Sometimes plant stems split on their own, and sometimes gardeners do it on purpose to benefit the plant and contribute positively towards its health. The primary function of the stem is to give a lot of support to the plant.
So Why Are My Plant Stems Splitting? The answer to that lies in this article. Stems sometimes split because the outer layer of the plant starts breaking because of the excessive force which is applied by the inner cells of the plants.
Let’s shed some more light on this matter.
Why Are My Plant Stems Splitting?
Rapid growth throughout the growing season, which runs from early spring to late fall, is the most common cause of stem splitting. Because most plants are dormant and do not grow in the winter, stem splitting is unlikely during this time.
During the growing season, pay close attention to plant growth because high growth rates, combined with other environmental factors, might have an impact on plant safety.
Split stems allow pests and rot to enter your plants, thereby killing them from the inside out. This is why you should understand the reasons for split stems and how to avoid them becoming a significant issue.
Many people have devised methods to prevent each of these issues, but following some basic plant-growing logic will go a long way towards ensuring that your plants never suffer from split stems.
Providing proper support is one approach to keep plants from splitting. This is accomplished by the use of cost-effective and straightforward ties.
Some plant stems are frail, and they can easily bend in strong winds. The thick protective covering that shields the inner layers that hold the xylem and phloem together can be strained by the power of the wind.
The plant’s stem will begin splitting vertically along the bark when the wind becomes strong enough.
This exposes the interior sections of the body to fungus and germs by opening up the other layer. In addition, the plant’s stem will weaken and begin to tilt.
As the temperature outside lowers, a plant may not respond positively; in fact, due to their high water content, most plants may get slightly frozen.
The plant becomes brittle due to the temperature difference between the exterior and inside of the plant, or simply the freezing of the outside. When the plant is moved, or the wind brushes against it, it splits.
When a plant grows rapidly, not everything grows at the same time, with many plants growing quicker within than outside due to the harsher conditions.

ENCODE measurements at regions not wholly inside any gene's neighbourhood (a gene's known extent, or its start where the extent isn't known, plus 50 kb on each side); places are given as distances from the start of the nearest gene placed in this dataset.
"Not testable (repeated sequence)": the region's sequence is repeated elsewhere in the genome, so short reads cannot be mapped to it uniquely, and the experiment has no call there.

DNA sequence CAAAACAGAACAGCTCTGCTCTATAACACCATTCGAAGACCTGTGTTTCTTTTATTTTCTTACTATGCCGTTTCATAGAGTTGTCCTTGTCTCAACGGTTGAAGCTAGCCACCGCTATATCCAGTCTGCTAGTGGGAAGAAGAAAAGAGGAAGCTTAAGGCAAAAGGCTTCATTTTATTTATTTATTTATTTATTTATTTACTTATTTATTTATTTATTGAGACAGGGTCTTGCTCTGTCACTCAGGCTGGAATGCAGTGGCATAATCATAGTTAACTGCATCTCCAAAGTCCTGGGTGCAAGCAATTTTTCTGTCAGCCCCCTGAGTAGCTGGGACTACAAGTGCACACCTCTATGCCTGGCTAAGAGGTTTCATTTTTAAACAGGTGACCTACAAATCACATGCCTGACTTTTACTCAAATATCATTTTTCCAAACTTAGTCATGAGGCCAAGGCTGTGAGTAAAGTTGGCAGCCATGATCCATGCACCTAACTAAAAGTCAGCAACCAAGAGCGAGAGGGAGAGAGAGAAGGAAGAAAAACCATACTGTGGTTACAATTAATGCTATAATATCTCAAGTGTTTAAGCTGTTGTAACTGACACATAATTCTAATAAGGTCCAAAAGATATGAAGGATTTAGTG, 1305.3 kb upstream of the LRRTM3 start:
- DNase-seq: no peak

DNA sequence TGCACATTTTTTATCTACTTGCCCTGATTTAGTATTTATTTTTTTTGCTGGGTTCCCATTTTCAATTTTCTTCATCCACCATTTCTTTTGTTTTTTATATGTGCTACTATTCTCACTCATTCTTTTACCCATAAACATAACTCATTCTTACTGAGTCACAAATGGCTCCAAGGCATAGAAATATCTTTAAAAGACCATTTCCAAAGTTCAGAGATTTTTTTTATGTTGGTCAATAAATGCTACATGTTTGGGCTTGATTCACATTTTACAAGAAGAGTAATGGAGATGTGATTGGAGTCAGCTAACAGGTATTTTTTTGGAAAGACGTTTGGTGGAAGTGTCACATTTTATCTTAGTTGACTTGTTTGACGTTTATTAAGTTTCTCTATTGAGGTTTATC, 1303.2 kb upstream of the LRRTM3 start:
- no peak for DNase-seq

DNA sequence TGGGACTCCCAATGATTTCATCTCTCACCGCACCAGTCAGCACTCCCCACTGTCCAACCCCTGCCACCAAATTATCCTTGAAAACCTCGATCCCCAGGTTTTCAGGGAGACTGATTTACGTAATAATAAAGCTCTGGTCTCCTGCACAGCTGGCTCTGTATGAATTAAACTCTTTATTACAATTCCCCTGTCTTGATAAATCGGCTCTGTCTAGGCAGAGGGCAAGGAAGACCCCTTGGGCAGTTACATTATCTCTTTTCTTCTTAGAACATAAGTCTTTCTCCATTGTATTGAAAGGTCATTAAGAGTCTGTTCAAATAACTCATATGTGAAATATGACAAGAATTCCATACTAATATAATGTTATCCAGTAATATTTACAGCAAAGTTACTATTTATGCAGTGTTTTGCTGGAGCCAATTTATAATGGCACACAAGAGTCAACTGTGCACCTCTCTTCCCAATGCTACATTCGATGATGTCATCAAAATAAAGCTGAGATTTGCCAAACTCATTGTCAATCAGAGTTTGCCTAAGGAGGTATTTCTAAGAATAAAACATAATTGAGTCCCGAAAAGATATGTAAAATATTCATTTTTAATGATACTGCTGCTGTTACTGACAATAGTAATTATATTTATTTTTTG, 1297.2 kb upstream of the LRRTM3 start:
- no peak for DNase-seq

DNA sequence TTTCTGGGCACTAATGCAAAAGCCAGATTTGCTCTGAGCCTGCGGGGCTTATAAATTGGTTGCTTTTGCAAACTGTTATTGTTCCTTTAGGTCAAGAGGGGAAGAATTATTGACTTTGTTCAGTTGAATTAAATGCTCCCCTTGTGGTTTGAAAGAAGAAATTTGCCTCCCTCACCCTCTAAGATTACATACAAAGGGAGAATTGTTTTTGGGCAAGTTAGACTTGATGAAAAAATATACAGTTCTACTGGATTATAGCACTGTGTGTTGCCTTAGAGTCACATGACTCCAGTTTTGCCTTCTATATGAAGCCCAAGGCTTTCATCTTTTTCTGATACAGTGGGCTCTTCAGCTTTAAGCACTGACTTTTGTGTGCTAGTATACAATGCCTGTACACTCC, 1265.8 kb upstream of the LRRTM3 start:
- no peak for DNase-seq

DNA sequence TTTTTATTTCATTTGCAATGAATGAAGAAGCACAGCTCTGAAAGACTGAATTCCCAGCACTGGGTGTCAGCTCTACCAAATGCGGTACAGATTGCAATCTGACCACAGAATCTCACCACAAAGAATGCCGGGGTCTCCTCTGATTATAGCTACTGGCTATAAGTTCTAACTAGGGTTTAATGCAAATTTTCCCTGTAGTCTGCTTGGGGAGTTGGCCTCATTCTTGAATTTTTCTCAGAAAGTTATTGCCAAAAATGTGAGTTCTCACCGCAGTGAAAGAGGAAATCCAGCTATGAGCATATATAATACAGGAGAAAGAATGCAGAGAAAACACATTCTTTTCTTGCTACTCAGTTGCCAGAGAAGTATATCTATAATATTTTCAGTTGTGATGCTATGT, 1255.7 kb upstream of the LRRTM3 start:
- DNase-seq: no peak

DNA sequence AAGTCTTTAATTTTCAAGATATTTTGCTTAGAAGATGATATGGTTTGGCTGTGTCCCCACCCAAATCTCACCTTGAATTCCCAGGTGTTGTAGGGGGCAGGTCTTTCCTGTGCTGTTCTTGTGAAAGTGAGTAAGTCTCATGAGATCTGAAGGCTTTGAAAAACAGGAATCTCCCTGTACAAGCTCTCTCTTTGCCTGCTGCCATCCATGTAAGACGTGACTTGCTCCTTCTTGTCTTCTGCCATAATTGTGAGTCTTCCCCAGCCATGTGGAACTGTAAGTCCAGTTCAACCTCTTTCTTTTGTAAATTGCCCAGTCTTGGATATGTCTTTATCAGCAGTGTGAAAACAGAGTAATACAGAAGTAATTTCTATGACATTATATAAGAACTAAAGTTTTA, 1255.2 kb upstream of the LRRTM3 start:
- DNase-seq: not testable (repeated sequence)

As it grows, the plant’s exterior shell will be severely damaged, and the stems may easily split; this can also happen after a period of dryness.
This is due to the fact that the xylem and phloem, which transport fluids to different areas of the plant, swell to the point where they burst through the protective coating of the stem, generating cracks or splits.
When a plant is not watered for an extended period of time, it enters survival mode. The stomata close, and the plant develops traits such as roots venturing near the soil’s surface to conserve moisture.
When the plant is finally watered, the intake of water is so great that the pressure exerted by the xylem and phloem exceeds the pressure exerted by the outer bark, which holds the plant together.
As a result, the stem breaks, exposing the inner layers and allowing the plant to breathe easier.
To judge how much you should water your plant, you can get a soil meter. One option is the Trazon Soil 3-in-1 Meter. It can be used to evaluate the moisture and pH of the soil at a low cost. It measures pH, moisture content, and light intensity, among other things.
When a plant receives insufficient light, it becomes lanky and droopy. This is due to the plant’s natural tendency to move towards the brightest light source in order to make food through photosynthesis.
The plant will start leaning towards the light, causing tension on the stems, this legginess can cause plant stems to split. The stem will split at its weakest spot due to the stress exerted by the leaning plant on it.
If the plant is not adequately supported and transferred to a good light source, it may eventually fall over. To prevent this, make sure that your plant is getting enough light.
Plants with a lot of top weight place a burden on the stems that sustain the plant. When the weight of the fruit causes the top half of the plant to become heavy during the bearing season, the stem will strain and eventually break under pressure.
When this occurs, the plant should be supported to prevent the stem from breaking, which would impair the transfer of nutrients to the fruit and hinder further fruit growth.
As the stem separates at all of the aforementioned spots, you’ll note that the plant’s previously strong support is compromised, and the plant begins to lean to one side.
The most straightforward strategy to keep a plant stem from splitting is to provide it with a solid support system and to water it consistently, even during the worst droughts.
If you have an indoor plant, maintaining a consistent routine is critical, as is ensuring that the plants receive the proper amount of sunlight every day to avoid legginess.
Split stems can occur in even the best-kept plants around the world, with the majority of plant owners experiencing the problem at least once in their lives.
Always keep an eye on your plant’s environment to make sure that whatever it’s going through isn’t causing it additional harm over time. You may not be able to prevent the skies from opening up and storming, but you can ensure that the tree is not in survival mode when it happens.
The answer to Why Are My Plant Stems Splitting was in this article. I hope this article answered all your questions related to your query. We discussed different causes for the problem and various solutions which you can employ to counter the issues.
Best of luck and happy gardening!